template: _.template('<input name="title" type="text" value="" /><input name="name" type="text" value="" />'),
  render: function() {
    this.$el.html(this.template(this.model.attributes));
    return this;
  }
});

You then bind the submit event to retrieve the form contents and pass it the save method on the model. By passing values to Save, I assume it automatically calls set for each property passed to the method. Additionally, you can use a callback to watch for success or failure of the save and perform proper redirection.

var AppointmentForm = Backbone.View.extend({  
  template: _.template('<input name="title" type="text" value="" /><input name="name" type="text" value="" />'),
  render: function(){
    this.$el.html(this.template(this.model.attributes));
    return this;
  },
  events: {
    submit: "save"
  },
  save: function(e){
    e.preventDefault();
    var newTitle = this.$('input[name=title]').val();
    var newName = this.$('input[name=name]').val();
    this.model.save({title: newTitle, name: newName}, {
      success: function(){
        Backbone.history.navigate('', {trigger: true});
      },
      error: function(model, xhr, options) {
        var errors = JSON.parse(xhr.responseText).errors;
        alert(errors);
      }
    });
  }
});

App Organization with App View

We use an app view to trap default events (such as clicks) and create a start method that we can call to bootstrap the entire app!

var AppointmentApp = new (Backbone.View.extend({  
  Collections: {},
  Models: {},
  Views: {},
  events: {
    'click a[data-backbone]': function(e){
      e.preventDefault();
      Backbone.history.navigate(e.target.pathname, { trigger: true });
    }
  },
  start: function(bootstrap){
    this.appointments = bootstrap.appointments
    var appointmentsView = new AppointmentApp.Views.Appointments({collection: this.appointments});
    $('#app').html(appointmentsView.render().el);
  }
}))({el: document.body});

Mustache Templating

Use Mustache.compile to compile a template. Variables are put between curly braces

var AppointmentForm = Backbone.View.extend({  
  template: Mustache.compile('<input type="text" name="name" />')
  render: function(){
    this.$el.html(this.template(this.model.attributes));
    return this;
  }
});

You can render collections quite easily by iterating over the name of the collection. You don't even have to references the name of the iterated object, just the property you want to render! In this example, since we are iterating over an Array of dates, you simply use {{.}} to reference the current iterated object.

App.Views.Appointment = Backbone.View.extend({  
  template: Mustache.compile('<h2>{{ title }}</h2> Possible Dates: <ul>{{ #possibleDates}}<li>{{.}}</li></ul>{{/possibleDates}}'),
  render: function(){
    this.$el.html(this.template(this.model.attributes));
    return this;
  }
});

Or if the array contained objects with "day" and "time" properties

App.Views.Appointment = Backbone.View.extend({  
  template: Mustache.compile('<h2>{{ title }}</h2> Possible Dates: <ul>{{ #possibleDates }}<li>{{day}} at {{time }}</li></ul>{{/possibleDates}}'),
  render: function(){
    this.$el.html(this.template(this.model.attributes));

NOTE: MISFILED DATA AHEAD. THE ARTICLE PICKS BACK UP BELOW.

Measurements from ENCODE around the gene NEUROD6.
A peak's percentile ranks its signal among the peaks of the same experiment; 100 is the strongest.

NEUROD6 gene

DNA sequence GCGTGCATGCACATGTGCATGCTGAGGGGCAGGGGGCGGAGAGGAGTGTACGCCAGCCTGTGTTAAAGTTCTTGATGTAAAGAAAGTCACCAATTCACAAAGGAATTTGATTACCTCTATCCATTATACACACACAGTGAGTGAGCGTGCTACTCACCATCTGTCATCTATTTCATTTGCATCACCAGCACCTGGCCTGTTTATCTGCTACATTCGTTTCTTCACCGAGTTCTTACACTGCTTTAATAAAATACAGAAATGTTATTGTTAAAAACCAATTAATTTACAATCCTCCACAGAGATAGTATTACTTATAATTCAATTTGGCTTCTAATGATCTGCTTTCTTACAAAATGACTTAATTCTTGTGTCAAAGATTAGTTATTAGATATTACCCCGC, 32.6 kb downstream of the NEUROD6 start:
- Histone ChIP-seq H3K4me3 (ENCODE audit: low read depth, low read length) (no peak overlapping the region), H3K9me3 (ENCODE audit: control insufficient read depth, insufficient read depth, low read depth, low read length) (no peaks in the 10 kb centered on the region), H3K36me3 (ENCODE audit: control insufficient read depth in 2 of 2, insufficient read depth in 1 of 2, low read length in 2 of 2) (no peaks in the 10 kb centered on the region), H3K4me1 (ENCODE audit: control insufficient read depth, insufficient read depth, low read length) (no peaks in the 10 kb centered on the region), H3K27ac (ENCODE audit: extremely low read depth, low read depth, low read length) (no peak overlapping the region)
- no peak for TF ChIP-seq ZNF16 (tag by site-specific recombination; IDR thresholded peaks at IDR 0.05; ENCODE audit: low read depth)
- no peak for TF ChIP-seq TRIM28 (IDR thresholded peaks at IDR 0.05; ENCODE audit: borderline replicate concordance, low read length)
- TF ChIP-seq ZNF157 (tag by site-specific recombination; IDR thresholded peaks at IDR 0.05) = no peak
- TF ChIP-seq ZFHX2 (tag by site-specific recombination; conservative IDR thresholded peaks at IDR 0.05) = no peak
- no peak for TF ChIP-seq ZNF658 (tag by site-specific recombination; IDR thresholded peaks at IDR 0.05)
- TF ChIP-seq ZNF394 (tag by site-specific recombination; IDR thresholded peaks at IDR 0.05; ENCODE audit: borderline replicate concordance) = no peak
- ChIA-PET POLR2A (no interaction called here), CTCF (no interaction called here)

return this;
  }
});

Collections

Create a new list based on a Model

var AppointmentList = Backbone.Collection.extend({model:Appointment});  

You can reset the list by applying JSON directly to it:

var appointments = new AppointmentList();  
var json = [  
  {title: 'Back pain'},
  {title: 'Dry mouth'},
  {title: 'Headache'}
];
appointments.reset(json);  

You can set the source url property an use fetch to retrieve the objects

var AppointmentList = Backbone.Collection.extend({  
  model: Appointment,
  url: '/appointments'
});
var appointments = new AppointmentList();  
appointments.fetch();  

You can listen for events on the collection. These events are:
add, remove, reset

var appointments = new AppointmentList();  
appointments.on('reset', function() { alert(this.length); })  
appointments.fetch();  

There are a number of metadata functions you can use to work with the collection. These are part of the underscore library and can be viewed in the documentation.

Collection Views

Collection views contain model/view pairs. Collection views don't render their own HTML, they delegate that responsibility to the model views as shown in these examples.

Instead of a mode property, they have a collection property that gets set to a Collection instance.

var appointments = new AppointmentList();  
var AppointmentListView = Backbone.View.extend({});  
var appointmentListview = new AppointmentListView({collection: appointments});  

When rendering a collection, we iterate over the collection and render each element using it's own view.

var AppointmentListView = Backbone.View.extend({  
  render: function(){
    this.collection.forEach(this.addOne, this);
  },
  addOne: function(model){
    var view = new AppointmentView({model: model});
    view.render();
    this.$el.append(view.el);
  }
});

You can bind list events to the view in initialize function:

var AppointmentListView = Backbone.View.extend({  
  initialize: function(){
    this.collection.on('add', this.addOne, this);
    this.collection.on('reset', this.render, this);
  },
  render: function(){